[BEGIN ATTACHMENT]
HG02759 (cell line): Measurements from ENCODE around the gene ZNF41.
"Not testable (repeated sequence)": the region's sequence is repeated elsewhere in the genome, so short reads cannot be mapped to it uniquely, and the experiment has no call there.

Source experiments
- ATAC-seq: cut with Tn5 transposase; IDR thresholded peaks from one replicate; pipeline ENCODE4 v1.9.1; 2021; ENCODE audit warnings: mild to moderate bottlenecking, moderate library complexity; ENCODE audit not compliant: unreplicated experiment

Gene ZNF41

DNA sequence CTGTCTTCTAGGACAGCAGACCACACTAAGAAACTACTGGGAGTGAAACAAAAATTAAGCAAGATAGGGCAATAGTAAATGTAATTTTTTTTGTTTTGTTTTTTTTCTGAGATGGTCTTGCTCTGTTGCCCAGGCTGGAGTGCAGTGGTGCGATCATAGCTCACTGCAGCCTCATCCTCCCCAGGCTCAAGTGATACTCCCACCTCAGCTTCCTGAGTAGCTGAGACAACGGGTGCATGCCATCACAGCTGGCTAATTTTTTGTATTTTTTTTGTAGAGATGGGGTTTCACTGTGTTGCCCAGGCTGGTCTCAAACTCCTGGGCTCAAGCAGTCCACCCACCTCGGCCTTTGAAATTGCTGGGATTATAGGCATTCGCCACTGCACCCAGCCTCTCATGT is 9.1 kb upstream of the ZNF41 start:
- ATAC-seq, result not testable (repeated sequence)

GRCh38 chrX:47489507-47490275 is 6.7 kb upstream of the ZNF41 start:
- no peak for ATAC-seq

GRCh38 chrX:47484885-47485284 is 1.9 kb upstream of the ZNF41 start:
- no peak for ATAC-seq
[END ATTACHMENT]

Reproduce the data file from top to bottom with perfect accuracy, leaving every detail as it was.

HG02759 (cell line): Measurements from ENCODE around the gene ZNF41.
"Not testable (repeated sequence)": the region's sequence is repeated elsewhere in the genome, so short reads cannot be mapped to it uniquely, and the experiment has no call there.

Source experiments
- ATAC-seq: cut with Tn5 transposase; IDR thresholded peaks from one replicate; pipeline ENCODE4 v1.9.1; 2021; ENCODE audit warnings: mild to moderate bottlenecking, moderate library complexity; ENCODE audit not compliant: unreplicated experiment

Gene ZNF41

DNA sequence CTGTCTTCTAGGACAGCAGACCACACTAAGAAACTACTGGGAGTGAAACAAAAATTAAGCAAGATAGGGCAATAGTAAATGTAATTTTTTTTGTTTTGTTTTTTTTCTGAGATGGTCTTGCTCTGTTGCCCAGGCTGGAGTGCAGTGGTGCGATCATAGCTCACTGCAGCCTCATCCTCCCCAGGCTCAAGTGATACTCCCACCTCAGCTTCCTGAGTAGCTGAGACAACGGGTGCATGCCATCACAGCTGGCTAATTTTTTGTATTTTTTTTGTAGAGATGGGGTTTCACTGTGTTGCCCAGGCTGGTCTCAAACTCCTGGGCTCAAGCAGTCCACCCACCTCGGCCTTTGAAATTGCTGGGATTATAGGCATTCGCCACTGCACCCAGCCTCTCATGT is 9.1 kb upstream of the ZNF41 start:
- ATAC-seq, result not testable (repeated sequence)

GRCh38 chrX:47489507-47490275 is 6.7 kb upstream of the ZNF41 start:
- no peak for ATAC-seq

GRCh38 chrX:47484885-47485284 is 1.9 kb upstream of the ZNF41 start:
- no peak for ATAC-seq